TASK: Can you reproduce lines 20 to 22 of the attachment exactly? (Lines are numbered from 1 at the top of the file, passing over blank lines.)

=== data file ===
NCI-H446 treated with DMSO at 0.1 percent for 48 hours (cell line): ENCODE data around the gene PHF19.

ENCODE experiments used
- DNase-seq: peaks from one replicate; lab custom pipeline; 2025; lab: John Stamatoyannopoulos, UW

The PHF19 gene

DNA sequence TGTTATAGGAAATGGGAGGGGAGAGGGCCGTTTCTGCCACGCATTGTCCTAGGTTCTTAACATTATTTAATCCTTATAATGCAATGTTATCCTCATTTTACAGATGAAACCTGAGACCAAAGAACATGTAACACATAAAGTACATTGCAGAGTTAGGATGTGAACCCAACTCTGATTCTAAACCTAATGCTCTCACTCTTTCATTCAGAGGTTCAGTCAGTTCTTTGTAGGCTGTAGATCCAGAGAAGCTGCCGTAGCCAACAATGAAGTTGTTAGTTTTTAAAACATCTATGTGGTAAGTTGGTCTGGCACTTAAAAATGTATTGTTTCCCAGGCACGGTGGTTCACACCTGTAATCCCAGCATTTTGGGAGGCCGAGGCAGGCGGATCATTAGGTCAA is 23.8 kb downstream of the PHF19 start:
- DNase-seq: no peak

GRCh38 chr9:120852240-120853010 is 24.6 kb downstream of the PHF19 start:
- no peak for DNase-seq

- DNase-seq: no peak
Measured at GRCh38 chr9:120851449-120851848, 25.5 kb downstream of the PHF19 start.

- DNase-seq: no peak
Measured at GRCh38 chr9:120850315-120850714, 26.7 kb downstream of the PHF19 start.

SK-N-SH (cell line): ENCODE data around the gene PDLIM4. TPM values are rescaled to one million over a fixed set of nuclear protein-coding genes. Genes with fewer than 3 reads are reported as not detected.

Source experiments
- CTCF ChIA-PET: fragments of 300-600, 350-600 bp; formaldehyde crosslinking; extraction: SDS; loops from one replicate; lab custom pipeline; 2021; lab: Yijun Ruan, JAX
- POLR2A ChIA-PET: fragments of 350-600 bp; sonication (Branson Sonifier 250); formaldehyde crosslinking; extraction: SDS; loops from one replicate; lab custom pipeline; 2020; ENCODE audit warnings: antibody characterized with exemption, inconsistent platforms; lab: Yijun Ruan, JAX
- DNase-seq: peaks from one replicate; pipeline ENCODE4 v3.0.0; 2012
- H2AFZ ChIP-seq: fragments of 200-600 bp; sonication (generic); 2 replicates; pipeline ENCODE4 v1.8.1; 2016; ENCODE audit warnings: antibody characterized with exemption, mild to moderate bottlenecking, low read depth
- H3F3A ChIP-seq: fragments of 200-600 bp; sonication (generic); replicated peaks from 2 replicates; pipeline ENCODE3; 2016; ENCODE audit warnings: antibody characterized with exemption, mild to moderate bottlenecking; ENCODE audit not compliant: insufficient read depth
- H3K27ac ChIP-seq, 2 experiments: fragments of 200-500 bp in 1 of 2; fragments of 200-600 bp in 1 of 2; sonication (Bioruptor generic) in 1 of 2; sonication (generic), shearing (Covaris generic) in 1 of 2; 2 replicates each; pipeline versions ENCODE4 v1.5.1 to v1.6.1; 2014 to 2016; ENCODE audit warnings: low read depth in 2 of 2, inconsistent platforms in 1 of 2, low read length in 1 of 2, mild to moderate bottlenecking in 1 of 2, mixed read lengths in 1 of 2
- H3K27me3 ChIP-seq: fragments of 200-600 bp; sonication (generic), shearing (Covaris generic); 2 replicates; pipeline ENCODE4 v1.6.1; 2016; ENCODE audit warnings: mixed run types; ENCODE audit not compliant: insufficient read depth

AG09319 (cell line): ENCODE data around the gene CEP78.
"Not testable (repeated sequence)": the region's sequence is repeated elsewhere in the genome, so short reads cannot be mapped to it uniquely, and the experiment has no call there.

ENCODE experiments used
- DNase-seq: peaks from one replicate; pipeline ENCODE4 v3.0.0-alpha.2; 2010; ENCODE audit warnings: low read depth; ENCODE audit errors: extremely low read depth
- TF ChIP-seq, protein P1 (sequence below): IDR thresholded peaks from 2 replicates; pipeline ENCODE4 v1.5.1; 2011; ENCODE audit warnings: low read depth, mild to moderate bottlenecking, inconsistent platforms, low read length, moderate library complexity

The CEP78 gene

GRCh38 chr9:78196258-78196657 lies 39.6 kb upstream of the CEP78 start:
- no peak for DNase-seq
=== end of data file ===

- H3K27ac ChIP-seq, 2 experiments: fragments of 200-500 bp in 1 of 2; fragments of 200-600 bp in 1 of 2; sonication (Bioruptor generic) in 1 of 2; sonication (generic), shearing (Covaris generic) in 1 of 2; 2 replicates each; pipeline versions ENCODE4 v1.5.1 to v1.6.1; 2014 to 2016; ENCODE audit warnings: low read depth in 2 of 2, inconsistent platforms in 1 of 2, low read length in 1 of 2, mild to moderate bottlenecking in 1 of 2, mixed read lengths in 1 of 2
- H3K27me3 ChIP-seq: fragments of 200-600 bp; sonication (generic), shearing (Covaris generic); 2 replicates; pipeline ENCODE4 v1.6.1; 2016; ENCODE audit warnings: mixed run types; ENCODE audit not compliant: insufficient read depth

AG09319 (cell line): ENCODE data around the gene CEP78.